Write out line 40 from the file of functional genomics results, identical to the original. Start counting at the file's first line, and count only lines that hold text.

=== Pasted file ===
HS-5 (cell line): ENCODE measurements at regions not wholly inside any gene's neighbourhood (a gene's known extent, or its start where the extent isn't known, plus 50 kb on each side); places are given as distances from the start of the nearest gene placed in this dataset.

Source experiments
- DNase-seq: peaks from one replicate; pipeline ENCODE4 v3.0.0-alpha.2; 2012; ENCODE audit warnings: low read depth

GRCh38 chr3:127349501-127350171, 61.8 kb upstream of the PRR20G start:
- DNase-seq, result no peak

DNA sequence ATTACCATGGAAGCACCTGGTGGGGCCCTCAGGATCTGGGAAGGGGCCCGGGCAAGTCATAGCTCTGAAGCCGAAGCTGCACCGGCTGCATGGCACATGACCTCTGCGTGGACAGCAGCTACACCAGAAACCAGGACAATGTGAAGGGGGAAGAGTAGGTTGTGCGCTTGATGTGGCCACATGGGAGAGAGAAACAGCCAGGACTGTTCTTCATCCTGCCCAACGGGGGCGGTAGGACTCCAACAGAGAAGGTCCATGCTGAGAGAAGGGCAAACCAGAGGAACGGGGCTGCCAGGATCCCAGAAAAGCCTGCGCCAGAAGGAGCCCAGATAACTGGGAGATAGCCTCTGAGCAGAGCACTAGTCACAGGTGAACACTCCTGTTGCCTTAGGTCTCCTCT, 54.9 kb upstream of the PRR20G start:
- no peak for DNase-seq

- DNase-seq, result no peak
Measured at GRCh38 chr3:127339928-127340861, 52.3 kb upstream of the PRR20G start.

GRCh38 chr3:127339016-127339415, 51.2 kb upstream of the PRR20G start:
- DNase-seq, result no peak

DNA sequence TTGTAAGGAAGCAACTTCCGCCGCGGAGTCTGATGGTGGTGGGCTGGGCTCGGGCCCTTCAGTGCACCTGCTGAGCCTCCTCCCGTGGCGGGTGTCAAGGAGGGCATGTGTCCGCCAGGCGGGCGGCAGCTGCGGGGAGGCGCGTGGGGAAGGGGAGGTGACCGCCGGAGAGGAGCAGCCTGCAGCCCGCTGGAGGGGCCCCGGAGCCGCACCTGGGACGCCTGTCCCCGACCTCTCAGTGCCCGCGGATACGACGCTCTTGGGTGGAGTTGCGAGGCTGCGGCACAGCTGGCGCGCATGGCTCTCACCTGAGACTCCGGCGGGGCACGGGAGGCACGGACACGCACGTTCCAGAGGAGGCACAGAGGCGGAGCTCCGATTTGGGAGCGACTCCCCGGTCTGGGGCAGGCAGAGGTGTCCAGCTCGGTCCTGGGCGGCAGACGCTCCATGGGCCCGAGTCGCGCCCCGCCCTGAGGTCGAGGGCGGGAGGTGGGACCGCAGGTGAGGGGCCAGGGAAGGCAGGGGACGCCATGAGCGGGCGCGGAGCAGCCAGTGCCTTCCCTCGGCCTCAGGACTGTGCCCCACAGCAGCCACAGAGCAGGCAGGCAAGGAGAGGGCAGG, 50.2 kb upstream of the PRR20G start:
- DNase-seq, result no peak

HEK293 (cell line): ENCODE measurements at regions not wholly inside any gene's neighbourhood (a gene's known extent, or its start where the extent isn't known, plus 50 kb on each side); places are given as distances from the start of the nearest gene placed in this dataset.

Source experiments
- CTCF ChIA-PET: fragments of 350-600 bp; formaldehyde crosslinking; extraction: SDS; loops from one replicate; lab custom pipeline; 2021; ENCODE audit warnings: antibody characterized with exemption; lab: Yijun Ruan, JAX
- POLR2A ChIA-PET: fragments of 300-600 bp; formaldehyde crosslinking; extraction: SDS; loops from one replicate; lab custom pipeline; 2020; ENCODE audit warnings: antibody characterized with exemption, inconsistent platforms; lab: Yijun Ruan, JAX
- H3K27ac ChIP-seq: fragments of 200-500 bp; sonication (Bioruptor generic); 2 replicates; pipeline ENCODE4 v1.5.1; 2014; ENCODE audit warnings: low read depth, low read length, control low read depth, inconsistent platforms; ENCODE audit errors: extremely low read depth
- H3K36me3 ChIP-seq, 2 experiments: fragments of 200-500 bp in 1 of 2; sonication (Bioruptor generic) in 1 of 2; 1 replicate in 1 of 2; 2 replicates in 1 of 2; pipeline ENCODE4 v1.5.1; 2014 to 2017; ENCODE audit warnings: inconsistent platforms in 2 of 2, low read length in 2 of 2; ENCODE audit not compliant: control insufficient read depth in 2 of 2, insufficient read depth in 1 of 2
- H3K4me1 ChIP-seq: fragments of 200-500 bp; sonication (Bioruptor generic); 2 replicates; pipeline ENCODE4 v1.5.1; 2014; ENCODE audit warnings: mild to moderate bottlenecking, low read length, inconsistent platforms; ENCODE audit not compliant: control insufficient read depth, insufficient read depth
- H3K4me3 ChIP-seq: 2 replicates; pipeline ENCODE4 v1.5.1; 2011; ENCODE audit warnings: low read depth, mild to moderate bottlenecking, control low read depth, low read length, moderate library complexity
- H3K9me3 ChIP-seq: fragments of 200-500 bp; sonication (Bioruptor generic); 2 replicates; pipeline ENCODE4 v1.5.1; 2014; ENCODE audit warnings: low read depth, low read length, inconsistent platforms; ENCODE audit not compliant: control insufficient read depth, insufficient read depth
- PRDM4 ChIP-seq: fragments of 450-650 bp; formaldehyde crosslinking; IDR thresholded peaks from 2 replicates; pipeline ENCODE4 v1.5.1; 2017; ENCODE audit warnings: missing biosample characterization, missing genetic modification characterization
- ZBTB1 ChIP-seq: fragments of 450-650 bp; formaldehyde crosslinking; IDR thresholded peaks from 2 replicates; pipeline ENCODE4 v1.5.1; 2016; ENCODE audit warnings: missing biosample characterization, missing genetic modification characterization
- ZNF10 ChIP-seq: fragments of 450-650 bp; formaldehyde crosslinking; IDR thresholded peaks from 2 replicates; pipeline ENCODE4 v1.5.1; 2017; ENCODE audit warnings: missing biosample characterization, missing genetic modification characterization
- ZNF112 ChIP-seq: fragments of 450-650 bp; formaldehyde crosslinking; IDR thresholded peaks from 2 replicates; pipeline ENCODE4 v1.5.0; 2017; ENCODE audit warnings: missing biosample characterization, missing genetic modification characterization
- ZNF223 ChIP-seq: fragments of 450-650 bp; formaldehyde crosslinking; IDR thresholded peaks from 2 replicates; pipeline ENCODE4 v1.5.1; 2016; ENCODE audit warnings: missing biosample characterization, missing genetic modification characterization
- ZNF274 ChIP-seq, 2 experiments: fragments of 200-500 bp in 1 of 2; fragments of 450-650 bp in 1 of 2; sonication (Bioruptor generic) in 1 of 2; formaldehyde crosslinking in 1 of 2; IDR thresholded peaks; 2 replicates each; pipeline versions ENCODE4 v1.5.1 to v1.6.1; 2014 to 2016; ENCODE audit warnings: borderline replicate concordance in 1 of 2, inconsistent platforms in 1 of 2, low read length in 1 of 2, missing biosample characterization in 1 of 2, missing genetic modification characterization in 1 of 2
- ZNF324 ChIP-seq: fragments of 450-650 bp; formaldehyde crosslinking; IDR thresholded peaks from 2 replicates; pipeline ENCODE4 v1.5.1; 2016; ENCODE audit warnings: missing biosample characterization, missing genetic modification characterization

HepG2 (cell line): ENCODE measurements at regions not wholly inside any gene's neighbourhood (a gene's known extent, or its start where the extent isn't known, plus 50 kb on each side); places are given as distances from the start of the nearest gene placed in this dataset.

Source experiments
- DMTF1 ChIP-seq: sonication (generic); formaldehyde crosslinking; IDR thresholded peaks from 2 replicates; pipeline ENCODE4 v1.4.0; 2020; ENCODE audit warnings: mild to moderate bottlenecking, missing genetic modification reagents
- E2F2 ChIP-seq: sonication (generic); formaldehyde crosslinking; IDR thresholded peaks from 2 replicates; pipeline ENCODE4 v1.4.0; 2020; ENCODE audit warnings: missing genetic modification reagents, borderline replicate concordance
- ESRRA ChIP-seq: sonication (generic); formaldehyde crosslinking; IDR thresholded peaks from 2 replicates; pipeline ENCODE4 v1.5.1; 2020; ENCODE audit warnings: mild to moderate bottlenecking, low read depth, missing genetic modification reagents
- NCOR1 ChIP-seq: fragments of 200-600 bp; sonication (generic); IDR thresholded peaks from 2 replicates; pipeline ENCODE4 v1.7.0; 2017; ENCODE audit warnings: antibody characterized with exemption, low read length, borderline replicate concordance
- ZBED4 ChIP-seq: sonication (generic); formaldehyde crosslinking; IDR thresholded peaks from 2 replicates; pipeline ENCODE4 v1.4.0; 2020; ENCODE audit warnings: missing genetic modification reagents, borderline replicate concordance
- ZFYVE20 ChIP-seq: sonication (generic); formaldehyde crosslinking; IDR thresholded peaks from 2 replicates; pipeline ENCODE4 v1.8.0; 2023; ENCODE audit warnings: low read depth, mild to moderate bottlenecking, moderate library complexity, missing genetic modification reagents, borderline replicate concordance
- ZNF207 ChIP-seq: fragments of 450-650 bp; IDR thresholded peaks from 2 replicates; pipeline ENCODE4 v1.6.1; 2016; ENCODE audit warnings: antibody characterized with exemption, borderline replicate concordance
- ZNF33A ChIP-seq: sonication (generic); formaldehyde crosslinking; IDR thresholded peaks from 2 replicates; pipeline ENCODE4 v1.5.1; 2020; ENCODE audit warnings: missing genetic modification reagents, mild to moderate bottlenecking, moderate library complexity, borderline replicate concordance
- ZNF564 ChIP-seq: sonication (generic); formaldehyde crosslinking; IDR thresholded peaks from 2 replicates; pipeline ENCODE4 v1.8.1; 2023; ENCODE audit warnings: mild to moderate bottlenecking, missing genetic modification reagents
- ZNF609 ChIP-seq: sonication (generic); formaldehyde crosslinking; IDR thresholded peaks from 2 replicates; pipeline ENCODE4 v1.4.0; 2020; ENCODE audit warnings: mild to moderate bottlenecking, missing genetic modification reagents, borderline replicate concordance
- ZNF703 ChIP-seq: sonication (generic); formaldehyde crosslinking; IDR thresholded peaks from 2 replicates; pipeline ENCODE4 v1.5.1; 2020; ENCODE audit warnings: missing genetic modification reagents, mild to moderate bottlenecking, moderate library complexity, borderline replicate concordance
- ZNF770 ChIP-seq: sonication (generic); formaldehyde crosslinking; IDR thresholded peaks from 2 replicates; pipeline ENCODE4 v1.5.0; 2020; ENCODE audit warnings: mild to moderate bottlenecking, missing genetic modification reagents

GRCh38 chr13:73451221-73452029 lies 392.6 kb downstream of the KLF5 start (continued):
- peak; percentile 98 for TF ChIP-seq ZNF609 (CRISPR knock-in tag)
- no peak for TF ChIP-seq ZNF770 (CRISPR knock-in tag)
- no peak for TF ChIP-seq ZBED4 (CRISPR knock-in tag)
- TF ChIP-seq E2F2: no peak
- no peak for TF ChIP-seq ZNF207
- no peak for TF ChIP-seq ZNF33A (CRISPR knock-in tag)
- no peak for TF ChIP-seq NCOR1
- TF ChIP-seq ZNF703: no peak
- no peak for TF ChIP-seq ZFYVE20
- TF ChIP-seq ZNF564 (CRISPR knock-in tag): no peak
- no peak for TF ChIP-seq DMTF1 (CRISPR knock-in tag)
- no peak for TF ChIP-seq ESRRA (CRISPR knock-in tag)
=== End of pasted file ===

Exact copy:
- ZNF564 ChIP-seq: sonication (generic); formaldehyde crosslinking; IDR thresholded peaks from 2 replicates; pipeline ENCODE4 v1.8.1; 2023; ENCODE audit warnings: mild to moderate bottlenecking, missing genetic modification reagents